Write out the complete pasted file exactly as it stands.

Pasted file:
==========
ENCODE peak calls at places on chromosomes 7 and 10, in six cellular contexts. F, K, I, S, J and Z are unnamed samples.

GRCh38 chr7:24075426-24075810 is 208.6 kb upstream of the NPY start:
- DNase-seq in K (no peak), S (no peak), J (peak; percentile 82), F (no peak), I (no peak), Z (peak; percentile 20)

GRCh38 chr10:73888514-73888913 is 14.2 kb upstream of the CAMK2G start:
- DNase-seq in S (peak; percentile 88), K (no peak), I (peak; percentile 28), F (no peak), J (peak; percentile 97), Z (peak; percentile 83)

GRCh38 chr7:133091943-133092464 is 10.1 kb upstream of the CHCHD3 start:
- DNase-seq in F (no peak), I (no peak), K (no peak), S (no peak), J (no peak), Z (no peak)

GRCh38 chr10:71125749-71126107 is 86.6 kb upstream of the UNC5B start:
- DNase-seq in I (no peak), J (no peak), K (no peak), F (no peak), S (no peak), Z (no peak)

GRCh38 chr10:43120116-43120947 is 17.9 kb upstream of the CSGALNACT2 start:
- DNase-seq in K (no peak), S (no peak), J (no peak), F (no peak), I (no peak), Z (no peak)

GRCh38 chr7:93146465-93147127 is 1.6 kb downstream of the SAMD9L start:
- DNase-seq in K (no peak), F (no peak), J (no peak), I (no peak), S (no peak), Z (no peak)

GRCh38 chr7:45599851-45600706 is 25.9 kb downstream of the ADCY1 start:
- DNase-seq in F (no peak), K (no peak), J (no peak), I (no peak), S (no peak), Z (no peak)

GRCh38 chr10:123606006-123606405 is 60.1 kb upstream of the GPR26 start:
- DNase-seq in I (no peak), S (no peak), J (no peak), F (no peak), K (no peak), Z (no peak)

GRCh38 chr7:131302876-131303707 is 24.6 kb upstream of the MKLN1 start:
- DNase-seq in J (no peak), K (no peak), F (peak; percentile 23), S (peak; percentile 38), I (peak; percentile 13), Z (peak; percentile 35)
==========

ENCODE peak calls at places on chromosomes 7 and 10, in six cellular contexts. F, K, I, S, J and Z are unnamed samples.

GRCh38 chr7:24075426-24075810 is 208.6 kb upstream of the NPY start:
- DNase-seq in K (no peak), S (no peak), J (peak; percentile 82), F (no peak), I (no peak), Z (peak; percentile 20)

GRCh38 chr10:73888514-73888913 is 14.2 kb upstream of the CAMK2G start:
- DNase-seq in S (peak; percentile 88), K (no peak), I (peak; percentile 28), F (no peak), J (peak; percentile 97), Z (peak; percentile 83)

GRCh38 chr7:133091943-133092464 is 10.1 kb upstream of the CHCHD3 start:
- DNase-seq in F (no peak), I (no peak), K (no peak), S (no peak), J (no peak), Z (no peak)

GRCh38 chr10:71125749-71126107 is 86.6 kb upstream of the UNC5B start:
- DNase-seq in I (no peak), J (no peak), K (no peak), F (no peak), S (no peak), Z (no peak)

GRCh38 chr10:43120116-43120947 is 17.9 kb upstream of the CSGALNACT2 start:
- DNase-seq in K (no peak), S (no peak), J (no peak), F (no peak), I (no peak), Z (no peak)

GRCh38 chr7:93146465-93147127 is 1.6 kb downstream of the SAMD9L start:
- DNase-seq in K (no peak), F (no peak), J (no peak), I (no peak), S (no peak), Z (no peak)

GRCh38 chr7:45599851-45600706 is 25.9 kb downstream of the ADCY1 start:
- DNase-seq in F (no peak), K (no peak), J (no peak), I (no peak), S (no peak), Z (no peak)

GRCh38 chr10:123606006-123606405 is 60.1 kb upstream of the GPR26 start:
- DNase-seq in I (no peak), S (no peak), J (no peak), F (no peak), K (no peak), Z (no peak)

GRCh38 chr7:131302876-131303707 is 24.6 kb upstream of the MKLN1 start:
- DNase-seq in J (no peak), K (no peak), F (peak; percentile 23), S (peak; percentile 38), I (peak; percentile 13), Z (peak; percentile 35)